House lawmakers approve crackdown on 'sanctuary cities' in Florida: The Republican-dominated House approved a measure banning "sanctuary cities" for undocumented immigrants in Florida, despite no such cities existing in the state. Sponsored by Rep. Larry Metz, R-Lake County, the bill requires local and state agencies to comply with federal immigration authorities and prohibits sanctuary policies. ("Sanctuary policies" mean that local police will not question people about their immigration status nor detain them beyond their release date if they've broken local law.) Jurisdictions that don't comply will get hit with a $5,000 per day fine and no state grant funding for five years – including universities and colleges – and elected officials who violate the law can be suspended and removed from office. The ACLU of Florida says the bill poses a "grave threat" to public safety and civil rights.
The investigation into OPD's use of force on Markeith Loyd has a new prosecutor: Gov. Rick Scott has assigned State Attorney Phil Archer to oversee the use of force investigation involving officers with the Orlando Police Department and suspected cop killer Markeith Loyd. The decision to do so is a result of state attorneys Aramis Ayala and Brad King's uncertainty about who had jurisdiction of the investigation. Loyd was arrested last January for allegedly killing his pregnant ex-girlfriend, Sade Dixon, and OPD Lt. Debra Clayton.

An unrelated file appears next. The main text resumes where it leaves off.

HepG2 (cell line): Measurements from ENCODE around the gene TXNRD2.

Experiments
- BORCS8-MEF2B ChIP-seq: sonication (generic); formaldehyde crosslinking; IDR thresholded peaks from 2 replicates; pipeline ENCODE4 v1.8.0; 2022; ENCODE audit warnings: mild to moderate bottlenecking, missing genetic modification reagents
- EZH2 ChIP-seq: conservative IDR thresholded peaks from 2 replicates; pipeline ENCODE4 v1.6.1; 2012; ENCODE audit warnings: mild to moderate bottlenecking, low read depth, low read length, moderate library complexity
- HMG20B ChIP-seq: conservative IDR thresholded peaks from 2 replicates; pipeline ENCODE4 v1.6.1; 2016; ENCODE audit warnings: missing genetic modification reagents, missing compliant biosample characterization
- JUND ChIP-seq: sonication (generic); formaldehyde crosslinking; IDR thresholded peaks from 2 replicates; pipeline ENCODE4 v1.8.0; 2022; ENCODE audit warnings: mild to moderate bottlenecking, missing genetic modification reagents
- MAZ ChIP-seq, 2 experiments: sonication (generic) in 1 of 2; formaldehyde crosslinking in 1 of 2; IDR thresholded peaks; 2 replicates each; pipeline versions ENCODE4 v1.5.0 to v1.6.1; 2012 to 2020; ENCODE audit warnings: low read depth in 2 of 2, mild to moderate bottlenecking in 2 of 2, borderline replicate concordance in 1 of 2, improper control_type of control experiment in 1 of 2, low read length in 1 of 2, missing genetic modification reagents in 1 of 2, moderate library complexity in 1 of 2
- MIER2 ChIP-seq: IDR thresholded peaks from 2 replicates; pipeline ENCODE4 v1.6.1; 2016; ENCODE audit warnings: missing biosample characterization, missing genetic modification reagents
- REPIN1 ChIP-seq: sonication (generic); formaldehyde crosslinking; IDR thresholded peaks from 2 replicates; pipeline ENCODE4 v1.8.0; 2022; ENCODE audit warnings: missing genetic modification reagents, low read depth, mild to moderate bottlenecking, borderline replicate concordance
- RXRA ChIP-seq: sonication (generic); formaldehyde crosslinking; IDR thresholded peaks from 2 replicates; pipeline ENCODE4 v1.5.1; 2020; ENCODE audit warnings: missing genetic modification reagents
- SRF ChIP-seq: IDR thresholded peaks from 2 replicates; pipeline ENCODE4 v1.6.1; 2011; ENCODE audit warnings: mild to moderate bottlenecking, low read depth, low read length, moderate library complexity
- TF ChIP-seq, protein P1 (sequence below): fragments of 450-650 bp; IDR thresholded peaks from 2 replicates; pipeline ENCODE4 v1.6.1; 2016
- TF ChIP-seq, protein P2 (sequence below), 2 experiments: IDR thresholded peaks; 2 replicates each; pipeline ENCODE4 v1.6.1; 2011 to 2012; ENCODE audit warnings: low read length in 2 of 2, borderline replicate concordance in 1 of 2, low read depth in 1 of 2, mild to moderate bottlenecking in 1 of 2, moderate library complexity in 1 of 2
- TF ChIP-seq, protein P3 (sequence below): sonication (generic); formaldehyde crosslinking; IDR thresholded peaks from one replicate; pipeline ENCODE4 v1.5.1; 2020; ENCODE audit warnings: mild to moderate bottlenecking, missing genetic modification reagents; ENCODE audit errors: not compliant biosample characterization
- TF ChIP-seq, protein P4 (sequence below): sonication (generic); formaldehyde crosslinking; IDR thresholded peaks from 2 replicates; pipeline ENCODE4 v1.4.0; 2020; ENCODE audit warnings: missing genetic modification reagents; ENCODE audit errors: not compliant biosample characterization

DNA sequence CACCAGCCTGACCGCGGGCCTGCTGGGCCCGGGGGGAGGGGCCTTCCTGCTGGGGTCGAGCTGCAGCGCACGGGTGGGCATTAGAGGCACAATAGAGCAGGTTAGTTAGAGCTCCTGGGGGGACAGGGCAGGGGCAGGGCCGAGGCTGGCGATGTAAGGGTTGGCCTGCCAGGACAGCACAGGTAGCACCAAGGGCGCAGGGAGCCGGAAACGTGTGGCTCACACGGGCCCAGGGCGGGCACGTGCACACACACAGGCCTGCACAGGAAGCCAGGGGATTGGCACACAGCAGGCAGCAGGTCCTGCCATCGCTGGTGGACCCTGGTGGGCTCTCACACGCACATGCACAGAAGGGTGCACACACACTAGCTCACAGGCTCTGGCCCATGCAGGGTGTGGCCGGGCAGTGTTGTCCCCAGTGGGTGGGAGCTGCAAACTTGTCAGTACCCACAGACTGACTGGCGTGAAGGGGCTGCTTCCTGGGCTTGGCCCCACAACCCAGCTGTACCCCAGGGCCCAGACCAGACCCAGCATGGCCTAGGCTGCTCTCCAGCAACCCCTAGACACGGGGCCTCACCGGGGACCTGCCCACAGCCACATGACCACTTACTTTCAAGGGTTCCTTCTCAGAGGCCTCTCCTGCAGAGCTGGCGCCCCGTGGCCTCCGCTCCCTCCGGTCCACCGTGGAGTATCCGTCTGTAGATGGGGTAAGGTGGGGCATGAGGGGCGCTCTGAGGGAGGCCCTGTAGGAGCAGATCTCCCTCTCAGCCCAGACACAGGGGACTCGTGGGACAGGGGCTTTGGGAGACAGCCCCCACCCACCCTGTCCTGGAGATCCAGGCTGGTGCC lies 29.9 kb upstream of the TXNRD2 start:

A new bill would ban all orca breeding and shows in Florida: Introduced by Rep. Jared Moskowitz, D-Coral Springs, the Florida Orca Protection Act would not only ban orca breeding programs, it would also make it illegal to keep killer whales in captivity for entertainment purposes. If passed, the bill would go into effect July 1. Anyone who violates the law could be subject to a $100,000 fine per violation, per day.
Florida officials are now seriously considering getting rid of monkeys: Wildlife officials are now considering removing the growing populations of rhesus macaques at Silver Springs State Park, near Ocala, after a study from the Centers for Disease Control says the herpes-excreting monkeys are a threat to humans. The study finds that while most of the monkeys at the park carry herpes B, which is common for the species, some also have the virus in their saliva and other bodily fluids. The Florida Fish and Wildlife Conservation Commission says they support the removal of the invasive monkeys, but has not said how exactly this would be accomplished.
Eco-warrior Rick Scott saves Florida from Trump's offshore drilling plot: U.S. Interior Secretary Ryan Zinke announced last week that Florida is "off the table" for President Donald Trump's new offshore oil drilling plan in protected parts of the Atlantic Ocean and eastern Gulf of Mexico after a deal was struck with Gov. Rick Scott, following virtually every politician in Florida's condemnation of the move. The deal was apparently not offered to other coastal states.